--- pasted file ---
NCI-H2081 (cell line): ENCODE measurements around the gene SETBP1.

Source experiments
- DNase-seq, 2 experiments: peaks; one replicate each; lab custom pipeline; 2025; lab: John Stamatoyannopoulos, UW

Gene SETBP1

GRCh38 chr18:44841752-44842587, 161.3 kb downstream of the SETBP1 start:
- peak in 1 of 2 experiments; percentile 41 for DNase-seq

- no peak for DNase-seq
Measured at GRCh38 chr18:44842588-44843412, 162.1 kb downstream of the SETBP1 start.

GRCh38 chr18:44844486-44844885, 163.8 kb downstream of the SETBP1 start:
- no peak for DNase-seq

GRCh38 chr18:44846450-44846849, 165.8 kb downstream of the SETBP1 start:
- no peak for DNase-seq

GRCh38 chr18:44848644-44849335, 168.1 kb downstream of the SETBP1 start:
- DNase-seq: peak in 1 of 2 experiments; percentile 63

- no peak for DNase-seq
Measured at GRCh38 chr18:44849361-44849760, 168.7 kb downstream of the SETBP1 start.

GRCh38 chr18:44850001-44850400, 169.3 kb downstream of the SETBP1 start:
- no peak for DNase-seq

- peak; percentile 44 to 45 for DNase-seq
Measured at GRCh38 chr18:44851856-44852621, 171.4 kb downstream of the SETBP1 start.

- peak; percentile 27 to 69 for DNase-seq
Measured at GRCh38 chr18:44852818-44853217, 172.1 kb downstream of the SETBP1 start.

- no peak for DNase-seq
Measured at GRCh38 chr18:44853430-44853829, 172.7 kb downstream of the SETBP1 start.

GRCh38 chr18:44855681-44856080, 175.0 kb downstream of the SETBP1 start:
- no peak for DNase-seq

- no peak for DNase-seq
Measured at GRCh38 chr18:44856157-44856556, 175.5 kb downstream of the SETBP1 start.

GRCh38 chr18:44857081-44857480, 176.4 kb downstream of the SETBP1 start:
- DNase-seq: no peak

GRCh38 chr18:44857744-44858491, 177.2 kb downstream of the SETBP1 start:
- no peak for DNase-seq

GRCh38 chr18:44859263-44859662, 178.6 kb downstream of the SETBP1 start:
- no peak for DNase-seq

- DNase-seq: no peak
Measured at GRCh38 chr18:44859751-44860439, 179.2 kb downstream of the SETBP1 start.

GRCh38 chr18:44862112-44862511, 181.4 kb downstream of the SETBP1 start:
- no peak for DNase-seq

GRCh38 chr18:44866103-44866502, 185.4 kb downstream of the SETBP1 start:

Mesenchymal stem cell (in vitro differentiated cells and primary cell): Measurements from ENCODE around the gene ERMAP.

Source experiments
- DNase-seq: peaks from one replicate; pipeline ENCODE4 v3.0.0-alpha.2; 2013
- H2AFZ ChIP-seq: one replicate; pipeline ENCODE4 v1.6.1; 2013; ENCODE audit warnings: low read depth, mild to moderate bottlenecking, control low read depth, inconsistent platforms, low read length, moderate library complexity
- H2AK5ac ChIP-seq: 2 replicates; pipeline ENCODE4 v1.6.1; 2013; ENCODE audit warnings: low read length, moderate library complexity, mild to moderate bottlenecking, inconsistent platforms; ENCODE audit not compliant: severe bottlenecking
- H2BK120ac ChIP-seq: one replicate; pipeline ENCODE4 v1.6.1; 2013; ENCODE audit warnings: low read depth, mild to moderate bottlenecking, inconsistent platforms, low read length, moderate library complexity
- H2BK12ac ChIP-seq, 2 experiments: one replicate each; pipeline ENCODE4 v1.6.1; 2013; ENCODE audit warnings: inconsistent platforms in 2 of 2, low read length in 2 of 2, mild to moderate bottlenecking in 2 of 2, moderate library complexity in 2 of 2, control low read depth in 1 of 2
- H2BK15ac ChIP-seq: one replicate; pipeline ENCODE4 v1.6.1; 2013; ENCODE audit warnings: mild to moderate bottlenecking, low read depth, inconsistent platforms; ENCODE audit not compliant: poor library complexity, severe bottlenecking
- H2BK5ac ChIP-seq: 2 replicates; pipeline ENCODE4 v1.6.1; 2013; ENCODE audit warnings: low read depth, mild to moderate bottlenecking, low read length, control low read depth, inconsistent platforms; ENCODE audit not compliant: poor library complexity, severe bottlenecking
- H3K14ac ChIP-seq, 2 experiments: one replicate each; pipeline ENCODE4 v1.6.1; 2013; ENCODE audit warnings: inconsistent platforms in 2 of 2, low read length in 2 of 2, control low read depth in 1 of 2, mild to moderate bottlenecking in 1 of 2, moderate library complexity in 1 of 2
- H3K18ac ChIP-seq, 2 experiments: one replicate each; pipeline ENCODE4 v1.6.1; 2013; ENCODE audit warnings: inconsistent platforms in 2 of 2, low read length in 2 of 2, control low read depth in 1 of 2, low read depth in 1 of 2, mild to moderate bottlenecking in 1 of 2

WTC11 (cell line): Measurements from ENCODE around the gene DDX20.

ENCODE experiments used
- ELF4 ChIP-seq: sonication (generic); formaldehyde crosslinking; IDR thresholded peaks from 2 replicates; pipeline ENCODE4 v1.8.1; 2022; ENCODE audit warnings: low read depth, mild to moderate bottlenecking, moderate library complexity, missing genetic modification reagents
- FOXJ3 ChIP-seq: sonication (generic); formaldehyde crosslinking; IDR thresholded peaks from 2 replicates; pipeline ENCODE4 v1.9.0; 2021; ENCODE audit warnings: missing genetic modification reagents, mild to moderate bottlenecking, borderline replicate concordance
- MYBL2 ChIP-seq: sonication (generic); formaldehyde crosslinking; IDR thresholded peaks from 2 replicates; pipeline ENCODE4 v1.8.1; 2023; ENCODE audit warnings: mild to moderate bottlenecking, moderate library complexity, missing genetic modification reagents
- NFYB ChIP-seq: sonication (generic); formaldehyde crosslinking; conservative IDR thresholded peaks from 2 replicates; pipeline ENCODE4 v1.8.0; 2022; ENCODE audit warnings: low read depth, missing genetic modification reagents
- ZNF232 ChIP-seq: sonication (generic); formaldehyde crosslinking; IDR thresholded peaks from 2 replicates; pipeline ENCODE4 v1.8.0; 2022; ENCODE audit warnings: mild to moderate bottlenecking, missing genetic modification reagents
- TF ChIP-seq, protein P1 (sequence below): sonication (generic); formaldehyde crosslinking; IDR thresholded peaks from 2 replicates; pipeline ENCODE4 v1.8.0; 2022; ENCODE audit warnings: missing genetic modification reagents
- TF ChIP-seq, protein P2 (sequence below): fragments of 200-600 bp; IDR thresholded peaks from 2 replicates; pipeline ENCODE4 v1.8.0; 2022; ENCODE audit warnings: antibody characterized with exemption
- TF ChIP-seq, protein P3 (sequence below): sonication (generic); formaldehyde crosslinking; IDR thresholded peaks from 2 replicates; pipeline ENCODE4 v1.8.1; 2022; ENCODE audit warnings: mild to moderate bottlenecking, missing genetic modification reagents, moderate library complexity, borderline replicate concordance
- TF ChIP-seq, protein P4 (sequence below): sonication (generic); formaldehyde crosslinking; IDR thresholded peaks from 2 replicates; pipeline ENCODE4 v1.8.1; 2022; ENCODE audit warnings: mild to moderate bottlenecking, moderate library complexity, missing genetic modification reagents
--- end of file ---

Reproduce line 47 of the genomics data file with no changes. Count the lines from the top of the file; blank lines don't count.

- H2BK15ac ChIP-seq: one replicate; pipeline ENCODE4 v1.6.1; 2013; ENCODE audit warnings: mild to moderate bottlenecking, low read depth, inconsistent platforms; ENCODE audit not compliant: poor library complexity, severe bottlenecking